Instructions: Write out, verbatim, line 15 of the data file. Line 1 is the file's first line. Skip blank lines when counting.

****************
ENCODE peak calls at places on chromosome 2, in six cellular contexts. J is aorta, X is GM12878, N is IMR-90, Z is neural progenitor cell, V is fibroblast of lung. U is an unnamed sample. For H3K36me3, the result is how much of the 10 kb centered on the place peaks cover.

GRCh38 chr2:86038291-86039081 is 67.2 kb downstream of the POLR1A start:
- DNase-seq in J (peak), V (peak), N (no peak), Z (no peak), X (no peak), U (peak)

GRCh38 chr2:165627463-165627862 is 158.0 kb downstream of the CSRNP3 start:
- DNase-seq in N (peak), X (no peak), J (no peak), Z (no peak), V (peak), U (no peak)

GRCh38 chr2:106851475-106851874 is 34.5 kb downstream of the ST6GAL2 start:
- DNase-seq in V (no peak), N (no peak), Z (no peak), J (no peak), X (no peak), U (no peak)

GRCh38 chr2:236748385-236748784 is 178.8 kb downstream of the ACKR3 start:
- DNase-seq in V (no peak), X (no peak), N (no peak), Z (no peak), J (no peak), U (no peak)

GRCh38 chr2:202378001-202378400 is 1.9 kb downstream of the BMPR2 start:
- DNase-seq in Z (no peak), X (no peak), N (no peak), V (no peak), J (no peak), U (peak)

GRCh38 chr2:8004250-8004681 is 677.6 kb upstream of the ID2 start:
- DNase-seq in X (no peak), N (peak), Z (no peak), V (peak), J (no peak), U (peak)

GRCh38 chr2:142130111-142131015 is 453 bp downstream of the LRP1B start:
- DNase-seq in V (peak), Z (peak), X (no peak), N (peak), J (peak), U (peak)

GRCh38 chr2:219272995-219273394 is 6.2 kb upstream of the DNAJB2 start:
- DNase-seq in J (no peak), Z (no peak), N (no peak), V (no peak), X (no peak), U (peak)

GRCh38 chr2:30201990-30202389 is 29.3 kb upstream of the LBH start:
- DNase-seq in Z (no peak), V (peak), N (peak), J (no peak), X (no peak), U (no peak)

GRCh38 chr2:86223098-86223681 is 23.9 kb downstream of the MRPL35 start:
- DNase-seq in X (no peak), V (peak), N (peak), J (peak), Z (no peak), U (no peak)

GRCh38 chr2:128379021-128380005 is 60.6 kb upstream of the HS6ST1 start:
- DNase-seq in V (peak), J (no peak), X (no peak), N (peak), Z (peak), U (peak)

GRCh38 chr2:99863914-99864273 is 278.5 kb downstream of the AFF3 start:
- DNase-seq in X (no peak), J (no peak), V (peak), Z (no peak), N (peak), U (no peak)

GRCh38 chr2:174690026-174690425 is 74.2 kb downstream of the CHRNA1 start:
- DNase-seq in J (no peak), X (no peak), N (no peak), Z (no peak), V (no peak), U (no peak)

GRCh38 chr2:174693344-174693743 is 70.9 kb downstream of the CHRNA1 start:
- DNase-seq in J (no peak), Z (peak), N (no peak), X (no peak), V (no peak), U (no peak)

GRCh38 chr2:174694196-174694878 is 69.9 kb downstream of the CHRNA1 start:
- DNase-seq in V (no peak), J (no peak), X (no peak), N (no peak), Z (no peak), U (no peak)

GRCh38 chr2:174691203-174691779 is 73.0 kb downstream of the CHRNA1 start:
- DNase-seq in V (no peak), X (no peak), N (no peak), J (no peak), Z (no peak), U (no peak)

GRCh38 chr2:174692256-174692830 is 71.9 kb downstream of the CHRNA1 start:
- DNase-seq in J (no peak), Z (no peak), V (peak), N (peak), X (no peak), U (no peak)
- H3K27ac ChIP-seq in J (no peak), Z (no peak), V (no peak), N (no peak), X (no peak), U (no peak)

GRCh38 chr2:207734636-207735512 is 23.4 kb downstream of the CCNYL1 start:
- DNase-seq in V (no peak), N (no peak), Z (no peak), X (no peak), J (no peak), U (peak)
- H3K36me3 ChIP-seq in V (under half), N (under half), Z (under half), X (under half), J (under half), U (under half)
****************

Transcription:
- DNase-seq in V (peak), Z (peak), X (no peak), N (peak), J (peak), U (peak)